A brief, low-cost intervention conducted by a primary care physician
can reduce problem drinking, with associated decreases in health
problems and alcohol-related motor vehicle accidents, according to an
article published in the journal Alcoholism: Clinical and
Researcher Michael Fleming, M.D., and colleagues from the
University of Wisconsin Medical School studied the effects of brief
interventions by physicians on a sample of primary care patients with
drinking problems, and found that the positive effects continued for
up to four years following the intervention.
The Fleming et al. study was part of Project TrEAT (Trial for Early
Alcohol Treatment), which was conducted in the offices of 64
community-based primary care physicians in southern Wisconsin. As part
of the project, all patients, ages 18 - 65, were asked to complete a
self-administered health screening questionnaire when care"
control group (N = 382) or an experimental group (N = 392).
Subjects in the control group were given a general health booklet
and told to contact their physicians if they had health concerns after
reading the booklet. Subjects in the experimental group received the
same booklet and were scheduled to see their physician for the brief
intervention. The intervention consisted of two 15-minute sessions
scheduled one month apart, and two five-minute follow-up phone calls
from an office nurse. During the intervention, physicians followed a
scripted workbook with tasks for subjects to complete at home.
Outcome variables included alcohol use, motor vehicle and legal
events, injuries, health care utilization, health status and
mortality. Subjects were interviewed at six, 12, 24, 36 and 48 months
following the intervention. They were asked to recall alcohol
consumption in the past seven days and binge drinking episodes in the
past 30 days. Other outcome information was gathered through state of
Wisconsin records, the Social Security Death Index and from family
member contacts. Medical and social costs and benefits were also
Significant differences between the experimental and control groups
emerged during the four-year follow-up period. Men in the experimental
group reduced their alcohol use from 21.3 drinks/week at baseline to
14.4 drinks; women reduced their consumption from 14.8 drinks/week to
8.4 drinks. Both of these reductions were evident at six-month
follow-up and were maintained throughout the study period. Controls
also reduced their drinking, but not as much as the experimental
Binge drinking was also reduced at six months for both groups, but
increased through 48 months.
A reduction in the number of very heavy drinkers in the
experimental group was also identified. This was defined as consuming
more than 20 drinks per week for men and more than 13 drinks per week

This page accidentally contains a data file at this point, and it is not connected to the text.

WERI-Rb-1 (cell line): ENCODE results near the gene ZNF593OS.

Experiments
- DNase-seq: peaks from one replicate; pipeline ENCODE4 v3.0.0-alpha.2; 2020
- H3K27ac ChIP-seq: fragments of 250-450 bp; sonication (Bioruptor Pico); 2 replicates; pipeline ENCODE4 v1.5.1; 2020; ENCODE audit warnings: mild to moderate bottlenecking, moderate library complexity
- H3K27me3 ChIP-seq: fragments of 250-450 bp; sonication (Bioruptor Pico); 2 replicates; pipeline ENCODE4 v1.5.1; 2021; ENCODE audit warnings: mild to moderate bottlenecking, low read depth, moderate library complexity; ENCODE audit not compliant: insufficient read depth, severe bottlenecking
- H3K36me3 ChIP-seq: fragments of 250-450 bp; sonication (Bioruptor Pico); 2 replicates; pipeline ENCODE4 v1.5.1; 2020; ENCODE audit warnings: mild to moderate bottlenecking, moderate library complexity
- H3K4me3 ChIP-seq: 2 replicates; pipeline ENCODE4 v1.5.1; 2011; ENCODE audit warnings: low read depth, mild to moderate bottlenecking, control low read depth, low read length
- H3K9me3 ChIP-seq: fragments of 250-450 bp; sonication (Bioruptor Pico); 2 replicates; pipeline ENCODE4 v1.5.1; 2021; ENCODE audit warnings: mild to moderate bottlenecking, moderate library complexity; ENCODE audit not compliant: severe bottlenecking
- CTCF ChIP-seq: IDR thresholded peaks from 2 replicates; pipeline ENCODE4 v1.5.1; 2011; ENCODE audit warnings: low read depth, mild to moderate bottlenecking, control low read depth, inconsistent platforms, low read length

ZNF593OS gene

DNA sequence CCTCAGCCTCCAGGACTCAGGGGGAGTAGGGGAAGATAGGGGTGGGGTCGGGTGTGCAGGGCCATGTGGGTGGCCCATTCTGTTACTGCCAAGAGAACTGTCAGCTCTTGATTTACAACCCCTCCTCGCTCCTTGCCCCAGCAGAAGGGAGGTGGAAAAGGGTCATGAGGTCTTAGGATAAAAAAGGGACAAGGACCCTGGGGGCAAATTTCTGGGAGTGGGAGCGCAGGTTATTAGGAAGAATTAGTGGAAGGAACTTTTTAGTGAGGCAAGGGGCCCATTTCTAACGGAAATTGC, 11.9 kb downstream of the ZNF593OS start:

for women. The number of subjects in the treatment group meeting this
criteria decreased from 46.7 percent to 22.4 percent -- a 57 percent
reduction over the 48-month follow-up period, compared to a decrease
from 49.2 percent to 26.4 percent for the control group. Although both
groups experienced a decrease, the greater improvement in the
experimental group compared to the improvement in the control group
was statistically significant.
Patients in the experimental group had 20 percent fewer emergency
department visits and 37 percent fewer days of hospitalization.
Subjects in the usual care group experienced more traffic fatalities
and 55 percent more crashes with nonfatal injuries, as well as 46
percent more arrests.
Cost-benefit analysis indicated a medical care savings of $712 per
patient; $102 for legal events and $7,171 savings per patient in motor
vehicle crashes. In addition, 10 subjects died during the follow-up
period, including seven in the usual care group and three in the
The use of self-report data for changes in alcohol use and health care
utilization is a potential limitation of this study.
This study provides the first direct evidence that brief physician
advice is associated with reductions in alcohol use, health care
utilization, legal events and associated costs. The authors estimate
that each $1 spent on this brief intervention saves $4.30 for the
health care system, with even greater savings if societal costs are
included. Patients drinking above recommended limits of alcohol use
can respond to brief physician advice, with significant benefits to
patients, the health care system and society.
Fleming MF, Mundt MP, French MT, Baier Manwell L, Stauffacher EA,
Lawton Berry KF: Brief physician advice for problem drinkers:
Long-term efficacy and benefit-cost analysis. Alcoholism: Clinical
and Experimental Research 2002; 26:36-43. Correspondence to: Dr.
Fleming, Dept. of Family Medicine, University of Wisconsin-Madison,
777 S. Mills St., Madison, WI 53715.